Ventricular Septal Defect
Ventricular Septal Defect
A ventricular septal defect is a hole in the wall of the heart (septum) that separates the left lower chamber (left ventricle) from the right lower chamber (right ventricle). The hole allows blood to flow from the left ventricle to the right ventricle instead of entering the aorta for distribution throughout the body. Ventricular septal defect is one of a group of heart problems found in newborn babies that are collectively called congenital heart disease.
The heart has four chambers. The two lower chambers are called ventricles and are responsible for pumping blood. The right ventricle pumps blood to the lungs and the left ventricle pumps blood throughout the body. If there is a hole in the septum that separates the two ventricles, blood from the left ventricle can enter the right ventricle. This blood recycles through the lungs before returning to the left ventricle. This results in less oxygenated blood reaching the body. If the hole is sufficiently large, the lack of oxygen being delivered to the body can cause severe problems, including heart failure and breathlessness. Approximately 0.7% of all babies have a congenital heart defect. Of these, 20% have a ventricular septal defect.
Causes and symptoms
Congenital heart defects are errors in the development of the heart structure. They occur early in the life of the embryo. There is no known cause of congenital heart defects. They can be associated with several diseases, such as German measles (rubella ) and Down syndrome. Genetics does not seem to play a role in ventricular septal defect. People with a heart defect do not have an increased chance of passing it on to their children.
Symptoms result from a reduced amount of oxygen going to the body. Symptoms are proportional to the size of the defect. They may appear at any time in the life of the child. In cases where the hole in the septum is very small, few or no symptoms may appear and the child may develop normally. In cases where the ventricular septal defect is large, the newborn will shows signs of heavy breathing, sweating, and feeding difficulties. Children with this defect tire easily. Ventricular septal defect can also result in stunted growth resulting from insufficient oxygen being delivered to the growing body. Children with ventricular septal defect tend to suffer more frequent colds and pneumonia, and have a higher rate of inflammation and infection of the heart (endocarditis ).
Echocardiogram— An image of the heart produced by an instrument that uses sound waves to create image the heart.
Electrocardiogram— A graph of the heart's beating action.
Endocarditis— An inflammation of the interior lining of the heart that is frequently caused by infectious agents.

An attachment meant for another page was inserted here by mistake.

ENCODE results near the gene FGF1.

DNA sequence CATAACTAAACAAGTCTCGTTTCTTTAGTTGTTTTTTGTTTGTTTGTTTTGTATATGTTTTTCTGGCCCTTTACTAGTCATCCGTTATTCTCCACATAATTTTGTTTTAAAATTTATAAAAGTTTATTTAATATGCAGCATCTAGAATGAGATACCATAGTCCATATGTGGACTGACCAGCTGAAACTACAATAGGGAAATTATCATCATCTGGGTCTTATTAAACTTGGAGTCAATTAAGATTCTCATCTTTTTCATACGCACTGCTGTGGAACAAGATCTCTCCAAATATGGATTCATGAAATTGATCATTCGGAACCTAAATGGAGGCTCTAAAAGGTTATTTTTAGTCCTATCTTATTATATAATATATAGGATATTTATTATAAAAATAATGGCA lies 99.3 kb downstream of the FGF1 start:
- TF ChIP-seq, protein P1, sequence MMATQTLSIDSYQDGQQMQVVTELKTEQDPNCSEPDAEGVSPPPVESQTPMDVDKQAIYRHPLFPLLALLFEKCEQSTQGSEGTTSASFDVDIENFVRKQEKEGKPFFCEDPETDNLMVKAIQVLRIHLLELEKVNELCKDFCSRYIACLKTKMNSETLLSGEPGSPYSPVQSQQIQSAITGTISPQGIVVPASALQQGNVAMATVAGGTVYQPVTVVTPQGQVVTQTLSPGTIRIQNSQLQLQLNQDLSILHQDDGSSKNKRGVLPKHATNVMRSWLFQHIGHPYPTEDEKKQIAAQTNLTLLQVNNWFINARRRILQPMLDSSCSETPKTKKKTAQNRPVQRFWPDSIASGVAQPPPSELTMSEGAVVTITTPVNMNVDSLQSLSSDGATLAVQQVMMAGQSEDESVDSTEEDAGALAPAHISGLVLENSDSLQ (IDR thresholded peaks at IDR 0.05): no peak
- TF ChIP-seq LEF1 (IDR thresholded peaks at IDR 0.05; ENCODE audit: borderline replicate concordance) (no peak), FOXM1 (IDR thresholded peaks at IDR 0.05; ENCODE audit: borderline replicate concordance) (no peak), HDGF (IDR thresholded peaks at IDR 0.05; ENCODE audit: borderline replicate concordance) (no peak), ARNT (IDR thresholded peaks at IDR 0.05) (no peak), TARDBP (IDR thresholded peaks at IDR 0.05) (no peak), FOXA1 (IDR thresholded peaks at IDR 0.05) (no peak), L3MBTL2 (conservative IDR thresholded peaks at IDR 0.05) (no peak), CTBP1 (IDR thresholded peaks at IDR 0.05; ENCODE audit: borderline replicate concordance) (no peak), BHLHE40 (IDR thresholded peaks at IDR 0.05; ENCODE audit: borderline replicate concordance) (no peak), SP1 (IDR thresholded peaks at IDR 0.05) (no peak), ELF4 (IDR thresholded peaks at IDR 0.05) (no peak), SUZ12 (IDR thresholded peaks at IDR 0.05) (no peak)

The condition is first suspected based on observation of the child. The physician will listen to the heart with a stethoscope (auscultation) to detect a heart murmur. X rays, electrocardiogram (ECG), and echocardiography can all be used to evaluate ventricular septal defect.
Most small holes close without treatment. Often, as the child grows, the hole closes or becomes smaller. If the hole is large or fails to close, the child is usually treated with drugs. Holes that persist and are causing problems in development are corrected by open heart surgery. Usually, surgery is performed after one year of age, but before the child enters school. This allows time for a trial of drug therapy, which could potentially eliminate the need for surgery. The operation is generally safe.
Children with small septal defects tend to develop normally and without any effect on their ability to participate in physical activities. Surgery allows children with larger defects to live nearly normal lives.
Alexander, R. W., R. C. Schlant, and V. Fuster, editors. The Heart. 9th ed. New York: McGraw-Hill, 1998.
"Ventricular Septal Defect." Gale Encyclopedia of Medicine, 3rd ed.. . Encyclopedia.com. (December 15, 2018). https://www.encyclopedia.com/medicine/encyclopedias-almanacs-transcripts-and-maps/ventricular-septal-defect
"Ventricular Septal Defect." Gale Encyclopedia of Medicine, 3rd ed.. . Retrieved December 15, 2018 from Encyclopedia.com: https://www.encyclopedia.com/medicine/encyclopedias-almanacs-transcripts-and-maps/ventricular-septal-defect
Encyclopedia.com gives you the ability to cite reference entries and articles according to common styles from the Modern Language Association (MLA), The Chicago Manual of Style, and the American Psychological Association (APA).
Within the “Cite this article” tool, pick a style to see how all available information looks when formatted according to that style. Then, copy and paste the text into your bibliography or works cited list.
Because each style has its own formatting nuances that evolve over time and not all information is available for every reference entry or article, Encyclopedia.com cannot guarantee each citation it generates. Therefore, it’s best to use Encyclopedia.com citations as a starting point before checking the style against your school or publication’s requirements and the most-recent information available at these sites:
Modern Language Association
The Chicago Manual of Style
American Psychological Association
- Most online reference entries and articles do not have page numbers. Therefore, that information is unavailable for most Encyclopedia.com content. However, the date of retrieval is often important. Refer to each style’s convention regarding the best way to format page numbers and retrieval dates.
- In addition to the MLA, Chicago, and APA styles, your school, university, publication, or institution may have its own requirements for citations. Therefore, be sure to refer to those guidelines when editing your bibliography or works cited list.